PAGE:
TPP Protest

Lansdowne, VA — Two people were detained this morning after a tense stand off with police while blockading international trade negotiators from entering the Lansdowne Resort, site of the secretive Trans Pacific Partnership negotiations takingplace this week. Other activists greeted the arriving international negotiators with a 75-foot high banner suspended by weather balloons shaped like giant buttocks that read “Free Trade My Ass: Flush the TPP.”…

Laurel Sutherlin of Rainforest Action Network, one of the organizations supportingthis week’s demonstrations, said, “The TPP is called a “trade agreement,’ but in actuality it is a long-dreamed-of template for implementing a binding system of global corporate governance. It is outrageous that civil disobedience like this is necessary to ensure the public’s voice is included in these discussions. The stakes are just too high for the world’s environment as well as for farmers, workers and internet freedom for these decisions to be made behind closed doors.”

Today’s actions follow a colorful rally on Sunday at the same location that was  endorsed by dozens of regional and national environmental, labor and social justice organizations . Members of this diverse coalition, upset by the TPP’s complete lack of transparency, have orchestrated a series of demonstrations throughout the week of negotiations.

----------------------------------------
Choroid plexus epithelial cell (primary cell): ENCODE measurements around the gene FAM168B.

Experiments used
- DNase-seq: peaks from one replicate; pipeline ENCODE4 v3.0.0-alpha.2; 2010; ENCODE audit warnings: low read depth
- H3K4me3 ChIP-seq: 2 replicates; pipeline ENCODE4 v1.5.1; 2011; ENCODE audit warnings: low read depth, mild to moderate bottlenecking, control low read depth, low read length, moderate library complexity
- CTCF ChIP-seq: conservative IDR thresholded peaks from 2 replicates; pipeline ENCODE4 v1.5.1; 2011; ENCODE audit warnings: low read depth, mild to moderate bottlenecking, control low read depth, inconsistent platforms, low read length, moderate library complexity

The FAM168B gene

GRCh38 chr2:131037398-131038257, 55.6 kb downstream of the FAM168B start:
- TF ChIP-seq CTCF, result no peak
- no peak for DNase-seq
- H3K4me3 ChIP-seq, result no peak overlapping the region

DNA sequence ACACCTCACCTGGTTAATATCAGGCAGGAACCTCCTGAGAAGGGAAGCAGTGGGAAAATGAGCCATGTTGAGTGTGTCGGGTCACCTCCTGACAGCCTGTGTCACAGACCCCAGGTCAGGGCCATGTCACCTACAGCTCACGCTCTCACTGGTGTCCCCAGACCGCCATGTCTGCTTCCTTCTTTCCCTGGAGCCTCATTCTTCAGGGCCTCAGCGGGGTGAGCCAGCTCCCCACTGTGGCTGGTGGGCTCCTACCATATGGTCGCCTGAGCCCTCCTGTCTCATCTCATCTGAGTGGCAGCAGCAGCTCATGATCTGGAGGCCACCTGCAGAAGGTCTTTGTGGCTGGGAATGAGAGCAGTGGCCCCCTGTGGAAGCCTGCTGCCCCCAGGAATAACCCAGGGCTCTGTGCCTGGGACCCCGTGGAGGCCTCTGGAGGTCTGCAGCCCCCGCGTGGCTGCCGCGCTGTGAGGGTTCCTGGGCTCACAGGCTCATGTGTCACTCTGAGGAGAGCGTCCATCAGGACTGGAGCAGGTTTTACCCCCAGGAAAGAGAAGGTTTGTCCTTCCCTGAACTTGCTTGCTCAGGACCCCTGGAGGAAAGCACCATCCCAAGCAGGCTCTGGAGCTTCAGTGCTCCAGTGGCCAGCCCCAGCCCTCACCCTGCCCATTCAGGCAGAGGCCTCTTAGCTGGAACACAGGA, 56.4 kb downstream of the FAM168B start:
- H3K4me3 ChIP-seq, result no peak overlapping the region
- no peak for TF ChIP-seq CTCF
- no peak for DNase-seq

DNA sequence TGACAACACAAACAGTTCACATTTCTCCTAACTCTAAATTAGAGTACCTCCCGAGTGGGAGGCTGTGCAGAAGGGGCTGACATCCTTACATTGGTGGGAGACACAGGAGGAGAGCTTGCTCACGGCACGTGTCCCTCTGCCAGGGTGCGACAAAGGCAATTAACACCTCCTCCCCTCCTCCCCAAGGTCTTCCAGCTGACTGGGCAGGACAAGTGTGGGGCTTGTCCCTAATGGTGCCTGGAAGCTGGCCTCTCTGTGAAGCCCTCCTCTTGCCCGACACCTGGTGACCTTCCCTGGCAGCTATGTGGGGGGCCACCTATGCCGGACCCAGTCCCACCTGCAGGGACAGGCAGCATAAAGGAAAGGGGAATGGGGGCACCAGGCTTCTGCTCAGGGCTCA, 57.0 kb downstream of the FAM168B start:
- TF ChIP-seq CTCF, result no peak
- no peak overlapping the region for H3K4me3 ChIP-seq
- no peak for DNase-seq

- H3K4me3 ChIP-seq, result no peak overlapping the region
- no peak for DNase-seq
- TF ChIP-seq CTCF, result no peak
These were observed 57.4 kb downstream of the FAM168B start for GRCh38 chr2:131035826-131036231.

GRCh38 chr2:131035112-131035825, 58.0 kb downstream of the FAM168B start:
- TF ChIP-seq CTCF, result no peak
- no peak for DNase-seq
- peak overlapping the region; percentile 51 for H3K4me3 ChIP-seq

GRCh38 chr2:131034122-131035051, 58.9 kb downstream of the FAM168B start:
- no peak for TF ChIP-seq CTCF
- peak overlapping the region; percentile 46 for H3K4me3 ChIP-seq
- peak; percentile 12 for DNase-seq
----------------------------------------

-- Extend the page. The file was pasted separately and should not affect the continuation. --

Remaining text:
In 2008, candidate Obama promised that as president he would renegotiate NAFTAwith Canada and Mexico with new terms favorable to the United States. Now his administration is negotiating one of the largest corporate trade agreements in history, that would outsource jobs, lower wages and undermine environmental, consumer and labor laws.

Many predict the Trans-Pacific Partnership would do even more harm to U.S. employment than NAFTA. The TPP is being negotiated in secret by the United States, Australia, Brunei, Chile, New Zealand, Peru, Singapore, Malaysia and Vietnam. It contains an  unusual provision, a docking agreement, which allows  other countries to join. This October, Canada and Mexico are expected join the TPP.  Later, Japan and China will likely join but it will almost certainly not stop there. The TPP could set the standard for worldwide trade — a major reshuffling of our social contract with almost no public participation.

GREAT ballon!  Anybody know what happened to “transparency?”

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